Stephen Colbert, Trevor Noah, Seth Meyers and Conan O’Brien are some of the top players in the competitive late-night comedy business. With Trump’s election, the material they have covered has become strongly political, with daily monologues about Trump’s antics. And they are not at fault. Trump indeed has provided fodder for jokes, case in point, eating burgers in bed at 6:30 pm. And people like to laugh at him because his cabinet is considered incompetent and fraudulent. These comedy shows have also become the main source of news for a lot of people, given their entertaining and simplistic method of relaying information to the audience. However, the extent to which these comedy shows “boil it down” for their audience is a matter of concern.
The media is considered to be the 4th pillar of a democratic state. It acts as a watchdog and a messenger of information. There are different channels through which it happens, such as newspapers, television channels etc. And of course, not all media is objective and neutral in nature. However, the impact of this biasedness is unquantifiable. There needs to be a clear distinction between objective reporting, and subjective intercourse and the audience should be able to recognize that. The unpopular show “Fox and Friends” is an example of blurring the lines between these two areas. As described by The New Yorker “… (it has a) trademark brand of folksy, disingenuous outrage”. And unfortunately, Donald Trump is a big fan of the show. Trump even tweets about the things mentioned on the talk show, as if they were facts. What goes amiss is that this has implications on geopolitical relations and the international community, not to mention domestic affairs. If the morning news show discusses something, and Trump tweets it, it also affects how his voter base views the issue. There is absolutely no filter for the base, except for the fact that their president tweeted it, thus jolting millions of Americans.
On the other hand, there are the late night shows which leave no stone unturned to humiliate Trump. By now, it has become an art. The positive effect of this is that the audience is informed about the latest happenings with the White House. For example, Director of Communications for the Office of Public Liaison, Omarosa Manigault’s firing was very well covered, and these shows also threw light on how she was also in Trump’s NBC TV show The Apprentice, satirically suggesting a correlation there. Also, the whole fiasco about Pizzagate, a conspiracy theory which suggested that several high-profile Democratic candidates (such as Hillary Clinton) were involved in a human-trafficking ring was operated through pizza stores, was also covered by these shows. In my opinion, the sheer absurdity of a topic like this deserves to be ridiculed by the media. However, issues with deeper implications such as the North Korean–United States missile stand-off are stripped down to jokes, which is when the audience misses the different layers of such a grave problem. Also, Trump is portrayed as “evil” (not to say that he’s not, he definitely is not great, given his actions and comments). Robert Mueller is seen as a “hero”, because of his investigation. As much as people would want to believe that, the brevity of the whole issue is diminished. It is viewed as a story, with a protagonist and antagonist. It is not viewed as the president of the most powerful country in the world is facing charges of obstruction of justice. Just imagine, if this was the kind of coverage for the Watergate scandal or Putin’s power dominance in Russia.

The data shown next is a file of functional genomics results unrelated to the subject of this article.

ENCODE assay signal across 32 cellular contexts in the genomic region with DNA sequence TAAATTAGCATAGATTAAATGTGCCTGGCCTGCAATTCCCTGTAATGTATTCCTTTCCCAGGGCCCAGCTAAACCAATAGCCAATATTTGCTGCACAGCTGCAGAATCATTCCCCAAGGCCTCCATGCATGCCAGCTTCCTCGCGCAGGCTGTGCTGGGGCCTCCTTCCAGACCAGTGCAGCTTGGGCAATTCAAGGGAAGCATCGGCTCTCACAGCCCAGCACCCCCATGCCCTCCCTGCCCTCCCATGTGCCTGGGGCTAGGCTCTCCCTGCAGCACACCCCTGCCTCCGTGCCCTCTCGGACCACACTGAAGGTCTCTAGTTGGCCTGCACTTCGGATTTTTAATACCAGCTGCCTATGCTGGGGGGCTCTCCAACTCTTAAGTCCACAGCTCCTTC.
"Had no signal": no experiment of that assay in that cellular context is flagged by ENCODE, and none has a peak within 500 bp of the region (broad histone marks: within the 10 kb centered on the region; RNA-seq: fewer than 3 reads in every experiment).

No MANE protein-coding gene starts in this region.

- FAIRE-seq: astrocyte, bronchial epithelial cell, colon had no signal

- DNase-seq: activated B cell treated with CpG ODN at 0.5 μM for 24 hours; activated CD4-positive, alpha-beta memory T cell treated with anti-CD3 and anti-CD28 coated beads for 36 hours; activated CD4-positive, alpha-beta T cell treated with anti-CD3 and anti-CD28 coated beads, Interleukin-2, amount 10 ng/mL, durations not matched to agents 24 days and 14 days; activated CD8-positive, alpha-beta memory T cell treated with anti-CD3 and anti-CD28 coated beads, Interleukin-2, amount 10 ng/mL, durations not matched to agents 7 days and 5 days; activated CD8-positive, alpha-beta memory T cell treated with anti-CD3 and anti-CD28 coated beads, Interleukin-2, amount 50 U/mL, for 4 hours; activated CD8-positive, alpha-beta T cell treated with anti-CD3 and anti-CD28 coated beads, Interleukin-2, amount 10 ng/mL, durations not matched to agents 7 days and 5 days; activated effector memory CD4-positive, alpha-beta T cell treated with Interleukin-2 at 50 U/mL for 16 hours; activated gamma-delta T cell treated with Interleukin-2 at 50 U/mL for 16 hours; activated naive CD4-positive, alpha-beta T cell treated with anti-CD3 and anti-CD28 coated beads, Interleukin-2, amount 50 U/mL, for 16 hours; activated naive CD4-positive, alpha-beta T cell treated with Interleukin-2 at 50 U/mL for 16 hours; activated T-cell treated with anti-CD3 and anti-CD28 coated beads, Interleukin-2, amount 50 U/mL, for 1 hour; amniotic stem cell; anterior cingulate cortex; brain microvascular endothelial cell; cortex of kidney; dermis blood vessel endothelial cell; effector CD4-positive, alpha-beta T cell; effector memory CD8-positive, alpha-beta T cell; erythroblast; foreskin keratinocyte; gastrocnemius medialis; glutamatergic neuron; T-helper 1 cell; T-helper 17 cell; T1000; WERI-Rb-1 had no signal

And it is not helped by the fact that Trump is so sensitive to his media coverage. “Fake news” is anything that Trump does not want to hear. Any coverage that is negative about him, his life and his cabinet, is branded this term. This has bothered him so much so that he even set up the Fake News Awards for a host of media outlets, ranging from CNN to Late Show with Stephen Colbert. What Trump does not understand is that it only trivializes his presidency. He himself has been caught lying numerous times, to the extent that his lawyers do not want him to testify against Robert Mueller, just in case the President of the United States of America is caught lying.
It remains to be seen how the rest of his presidency spans out. It will have its fair share of “I have the bigger button” tweets, which will halt the world at a critical standpoint. It will have its fair share of embarrassing revelations about him. However, the people should laugh a little less about his antics and worry a bit more about the direction the country’s heading towards. Come mid-term elections and the 2020 elections, and if he is still in power, Americans will have a lot less to laugh about and a lot more to cry about.